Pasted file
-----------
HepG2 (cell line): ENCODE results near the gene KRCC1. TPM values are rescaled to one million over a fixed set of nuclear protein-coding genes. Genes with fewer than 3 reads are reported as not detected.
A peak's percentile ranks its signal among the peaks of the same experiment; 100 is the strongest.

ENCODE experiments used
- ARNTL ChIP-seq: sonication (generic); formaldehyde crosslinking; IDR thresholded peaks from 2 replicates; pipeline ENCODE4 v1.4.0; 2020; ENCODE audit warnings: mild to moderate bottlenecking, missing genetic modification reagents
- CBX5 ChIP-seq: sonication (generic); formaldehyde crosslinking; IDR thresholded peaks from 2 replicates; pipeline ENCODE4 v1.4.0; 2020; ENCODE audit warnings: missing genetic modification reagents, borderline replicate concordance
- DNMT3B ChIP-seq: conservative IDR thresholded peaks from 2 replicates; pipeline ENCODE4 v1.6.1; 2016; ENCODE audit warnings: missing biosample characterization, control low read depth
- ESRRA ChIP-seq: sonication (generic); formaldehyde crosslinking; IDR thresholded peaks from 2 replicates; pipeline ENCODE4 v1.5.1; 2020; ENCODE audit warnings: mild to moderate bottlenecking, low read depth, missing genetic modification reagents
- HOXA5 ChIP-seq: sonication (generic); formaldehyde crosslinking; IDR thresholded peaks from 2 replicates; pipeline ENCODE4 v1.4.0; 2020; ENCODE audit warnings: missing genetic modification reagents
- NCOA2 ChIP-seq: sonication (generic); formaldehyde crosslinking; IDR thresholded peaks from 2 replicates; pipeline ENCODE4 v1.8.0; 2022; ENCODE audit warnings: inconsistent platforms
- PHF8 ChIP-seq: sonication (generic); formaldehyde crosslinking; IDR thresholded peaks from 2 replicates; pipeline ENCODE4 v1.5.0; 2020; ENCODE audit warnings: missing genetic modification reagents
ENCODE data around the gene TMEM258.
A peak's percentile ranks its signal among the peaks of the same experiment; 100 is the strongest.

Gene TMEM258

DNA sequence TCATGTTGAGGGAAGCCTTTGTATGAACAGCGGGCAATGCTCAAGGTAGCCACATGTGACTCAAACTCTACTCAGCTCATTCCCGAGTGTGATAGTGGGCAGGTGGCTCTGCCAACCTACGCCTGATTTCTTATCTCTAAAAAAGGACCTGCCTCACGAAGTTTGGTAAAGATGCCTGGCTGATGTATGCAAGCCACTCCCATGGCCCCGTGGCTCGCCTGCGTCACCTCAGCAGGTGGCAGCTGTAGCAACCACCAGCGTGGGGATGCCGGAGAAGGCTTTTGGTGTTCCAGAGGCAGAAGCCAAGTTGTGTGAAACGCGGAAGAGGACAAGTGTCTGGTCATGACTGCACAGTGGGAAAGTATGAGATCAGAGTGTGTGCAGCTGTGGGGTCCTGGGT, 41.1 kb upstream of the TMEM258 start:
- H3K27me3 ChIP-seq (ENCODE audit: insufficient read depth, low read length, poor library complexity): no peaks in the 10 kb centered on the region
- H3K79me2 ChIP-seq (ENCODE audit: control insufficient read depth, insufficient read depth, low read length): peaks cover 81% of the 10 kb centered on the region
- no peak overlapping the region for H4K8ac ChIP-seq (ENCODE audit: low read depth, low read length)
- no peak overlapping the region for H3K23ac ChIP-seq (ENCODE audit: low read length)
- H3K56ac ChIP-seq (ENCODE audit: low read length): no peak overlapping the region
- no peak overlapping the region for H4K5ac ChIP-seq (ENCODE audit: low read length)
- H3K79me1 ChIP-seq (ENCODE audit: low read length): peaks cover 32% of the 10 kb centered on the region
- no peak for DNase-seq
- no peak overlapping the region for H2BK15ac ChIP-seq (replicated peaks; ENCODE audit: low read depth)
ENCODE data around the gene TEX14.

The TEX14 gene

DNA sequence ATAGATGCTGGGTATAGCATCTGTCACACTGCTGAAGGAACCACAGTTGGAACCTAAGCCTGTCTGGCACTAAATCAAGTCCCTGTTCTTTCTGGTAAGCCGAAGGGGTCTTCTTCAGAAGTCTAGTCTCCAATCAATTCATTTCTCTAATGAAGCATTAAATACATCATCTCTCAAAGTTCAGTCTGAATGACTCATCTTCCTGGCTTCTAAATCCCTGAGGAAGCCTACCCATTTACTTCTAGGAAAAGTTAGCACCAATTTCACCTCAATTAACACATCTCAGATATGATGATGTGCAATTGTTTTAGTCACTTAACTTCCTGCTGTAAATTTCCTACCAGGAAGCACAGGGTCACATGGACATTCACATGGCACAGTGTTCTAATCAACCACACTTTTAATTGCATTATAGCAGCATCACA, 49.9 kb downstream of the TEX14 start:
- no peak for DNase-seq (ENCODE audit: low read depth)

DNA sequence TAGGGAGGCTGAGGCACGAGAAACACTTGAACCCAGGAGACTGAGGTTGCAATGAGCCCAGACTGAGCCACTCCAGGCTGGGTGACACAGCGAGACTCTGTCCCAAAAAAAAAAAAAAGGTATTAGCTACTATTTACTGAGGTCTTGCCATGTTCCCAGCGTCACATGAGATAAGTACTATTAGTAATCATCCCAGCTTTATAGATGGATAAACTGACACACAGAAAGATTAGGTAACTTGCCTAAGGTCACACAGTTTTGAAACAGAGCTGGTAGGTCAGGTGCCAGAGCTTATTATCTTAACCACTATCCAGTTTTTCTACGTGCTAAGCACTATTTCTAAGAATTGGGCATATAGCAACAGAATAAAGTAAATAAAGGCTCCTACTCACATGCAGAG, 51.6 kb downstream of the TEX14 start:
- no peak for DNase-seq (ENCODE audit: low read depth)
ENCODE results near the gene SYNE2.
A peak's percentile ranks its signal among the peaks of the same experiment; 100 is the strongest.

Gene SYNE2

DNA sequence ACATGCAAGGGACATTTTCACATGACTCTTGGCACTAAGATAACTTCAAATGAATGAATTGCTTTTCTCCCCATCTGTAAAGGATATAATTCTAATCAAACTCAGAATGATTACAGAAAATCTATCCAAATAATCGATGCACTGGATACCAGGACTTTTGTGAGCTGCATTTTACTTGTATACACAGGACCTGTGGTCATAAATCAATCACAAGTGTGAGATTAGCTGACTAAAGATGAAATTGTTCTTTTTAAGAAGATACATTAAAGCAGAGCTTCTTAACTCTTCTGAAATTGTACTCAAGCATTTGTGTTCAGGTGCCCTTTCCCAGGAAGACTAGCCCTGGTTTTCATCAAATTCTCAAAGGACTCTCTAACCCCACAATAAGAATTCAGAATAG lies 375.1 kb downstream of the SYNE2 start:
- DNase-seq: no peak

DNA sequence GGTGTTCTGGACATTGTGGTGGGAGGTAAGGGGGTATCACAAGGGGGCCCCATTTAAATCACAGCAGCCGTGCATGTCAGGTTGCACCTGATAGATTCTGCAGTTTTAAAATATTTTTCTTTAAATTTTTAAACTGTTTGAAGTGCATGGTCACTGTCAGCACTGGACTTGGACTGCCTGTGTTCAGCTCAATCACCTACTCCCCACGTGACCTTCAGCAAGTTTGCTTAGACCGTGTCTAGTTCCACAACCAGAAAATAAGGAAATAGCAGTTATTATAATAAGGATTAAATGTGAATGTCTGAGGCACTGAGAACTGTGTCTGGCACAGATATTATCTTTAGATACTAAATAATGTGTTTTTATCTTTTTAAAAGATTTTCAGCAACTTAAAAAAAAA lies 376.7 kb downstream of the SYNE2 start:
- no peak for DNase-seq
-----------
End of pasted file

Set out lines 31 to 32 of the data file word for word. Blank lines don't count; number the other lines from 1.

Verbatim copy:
A peak's percentile ranks its signal among the peaks of the same experiment; 100 is the strongest.

Gene SYNE2